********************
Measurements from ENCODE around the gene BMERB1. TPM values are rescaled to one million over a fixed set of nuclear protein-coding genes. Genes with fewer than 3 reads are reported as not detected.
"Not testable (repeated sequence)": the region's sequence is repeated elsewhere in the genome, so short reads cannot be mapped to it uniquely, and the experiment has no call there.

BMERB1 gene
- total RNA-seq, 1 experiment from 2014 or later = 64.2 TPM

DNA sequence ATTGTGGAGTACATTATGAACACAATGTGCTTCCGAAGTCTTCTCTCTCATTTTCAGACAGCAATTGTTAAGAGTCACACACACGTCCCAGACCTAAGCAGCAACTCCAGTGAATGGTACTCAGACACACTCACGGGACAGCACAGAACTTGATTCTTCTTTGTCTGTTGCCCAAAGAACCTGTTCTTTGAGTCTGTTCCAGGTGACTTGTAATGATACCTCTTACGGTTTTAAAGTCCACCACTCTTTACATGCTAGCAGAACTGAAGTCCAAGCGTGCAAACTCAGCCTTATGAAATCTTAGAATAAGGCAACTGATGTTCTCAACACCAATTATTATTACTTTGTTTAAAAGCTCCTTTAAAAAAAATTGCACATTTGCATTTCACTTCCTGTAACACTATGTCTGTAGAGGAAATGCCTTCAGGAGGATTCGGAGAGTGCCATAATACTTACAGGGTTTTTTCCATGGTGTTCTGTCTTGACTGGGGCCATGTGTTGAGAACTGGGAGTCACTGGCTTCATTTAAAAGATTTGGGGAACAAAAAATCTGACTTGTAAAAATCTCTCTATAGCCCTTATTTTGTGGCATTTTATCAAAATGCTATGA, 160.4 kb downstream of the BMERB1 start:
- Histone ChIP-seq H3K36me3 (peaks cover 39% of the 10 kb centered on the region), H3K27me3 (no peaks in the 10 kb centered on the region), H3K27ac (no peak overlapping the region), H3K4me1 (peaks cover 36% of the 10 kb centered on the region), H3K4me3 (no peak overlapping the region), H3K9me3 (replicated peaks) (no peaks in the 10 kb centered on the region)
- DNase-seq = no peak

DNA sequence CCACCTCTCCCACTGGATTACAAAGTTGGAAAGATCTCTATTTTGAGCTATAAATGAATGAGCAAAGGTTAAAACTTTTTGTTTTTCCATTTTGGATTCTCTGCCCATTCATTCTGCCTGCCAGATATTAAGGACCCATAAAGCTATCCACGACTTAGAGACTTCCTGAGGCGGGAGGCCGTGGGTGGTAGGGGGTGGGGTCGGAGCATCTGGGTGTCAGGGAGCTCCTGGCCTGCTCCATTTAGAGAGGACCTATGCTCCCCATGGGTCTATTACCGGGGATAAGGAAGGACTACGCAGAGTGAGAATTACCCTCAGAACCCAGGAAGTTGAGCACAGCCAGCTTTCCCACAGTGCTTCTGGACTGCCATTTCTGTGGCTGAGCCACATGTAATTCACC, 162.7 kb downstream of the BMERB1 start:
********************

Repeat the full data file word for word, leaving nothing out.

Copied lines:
Measurements from ENCODE around the gene BMERB1. TPM values are rescaled to one million over a fixed set of nuclear protein-coding genes. Genes with fewer than 3 reads are reported as not detected.
"Not testable (repeated sequence)": the region's sequence is repeated elsewhere in the genome, so short reads cannot be mapped to it uniquely, and the experiment has no call there.

BMERB1 gene
- total RNA-seq, 1 experiment from 2014 or later = 64.2 TPM

DNA sequence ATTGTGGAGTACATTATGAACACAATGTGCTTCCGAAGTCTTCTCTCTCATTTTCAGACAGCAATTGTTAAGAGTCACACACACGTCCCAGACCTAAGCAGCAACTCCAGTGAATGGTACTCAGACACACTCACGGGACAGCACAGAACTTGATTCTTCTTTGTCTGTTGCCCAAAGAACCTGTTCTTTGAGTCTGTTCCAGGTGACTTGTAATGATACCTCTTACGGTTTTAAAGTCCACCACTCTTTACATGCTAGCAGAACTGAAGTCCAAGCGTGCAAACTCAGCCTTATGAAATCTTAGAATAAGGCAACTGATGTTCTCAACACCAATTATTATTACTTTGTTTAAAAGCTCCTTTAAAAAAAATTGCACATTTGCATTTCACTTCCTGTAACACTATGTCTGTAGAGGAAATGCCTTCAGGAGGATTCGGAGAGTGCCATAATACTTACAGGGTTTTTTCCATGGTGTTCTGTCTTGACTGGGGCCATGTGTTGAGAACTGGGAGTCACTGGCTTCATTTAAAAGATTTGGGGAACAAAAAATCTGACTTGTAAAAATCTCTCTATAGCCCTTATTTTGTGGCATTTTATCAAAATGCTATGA, 160.4 kb downstream of the BMERB1 start:
- Histone ChIP-seq H3K36me3 (peaks cover 39% of the 10 kb centered on the region), H3K27me3 (no peaks in the 10 kb centered on the region), H3K27ac (no peak overlapping the region), H3K4me1 (peaks cover 36% of the 10 kb centered on the region), H3K4me3 (no peak overlapping the region), H3K9me3 (replicated peaks) (no peaks in the 10 kb centered on the region)
- DNase-seq = no peak

DNA sequence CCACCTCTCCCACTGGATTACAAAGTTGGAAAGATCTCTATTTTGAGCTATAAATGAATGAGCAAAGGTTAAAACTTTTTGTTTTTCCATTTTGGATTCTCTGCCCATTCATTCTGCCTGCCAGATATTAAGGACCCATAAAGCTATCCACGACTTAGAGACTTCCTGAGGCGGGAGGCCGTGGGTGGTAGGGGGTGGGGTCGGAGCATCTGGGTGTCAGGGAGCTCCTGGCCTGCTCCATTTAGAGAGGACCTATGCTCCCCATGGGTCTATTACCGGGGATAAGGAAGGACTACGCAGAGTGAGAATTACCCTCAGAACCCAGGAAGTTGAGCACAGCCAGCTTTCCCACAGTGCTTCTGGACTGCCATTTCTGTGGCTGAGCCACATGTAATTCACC, 162.7 kb downstream of the BMERB1 start: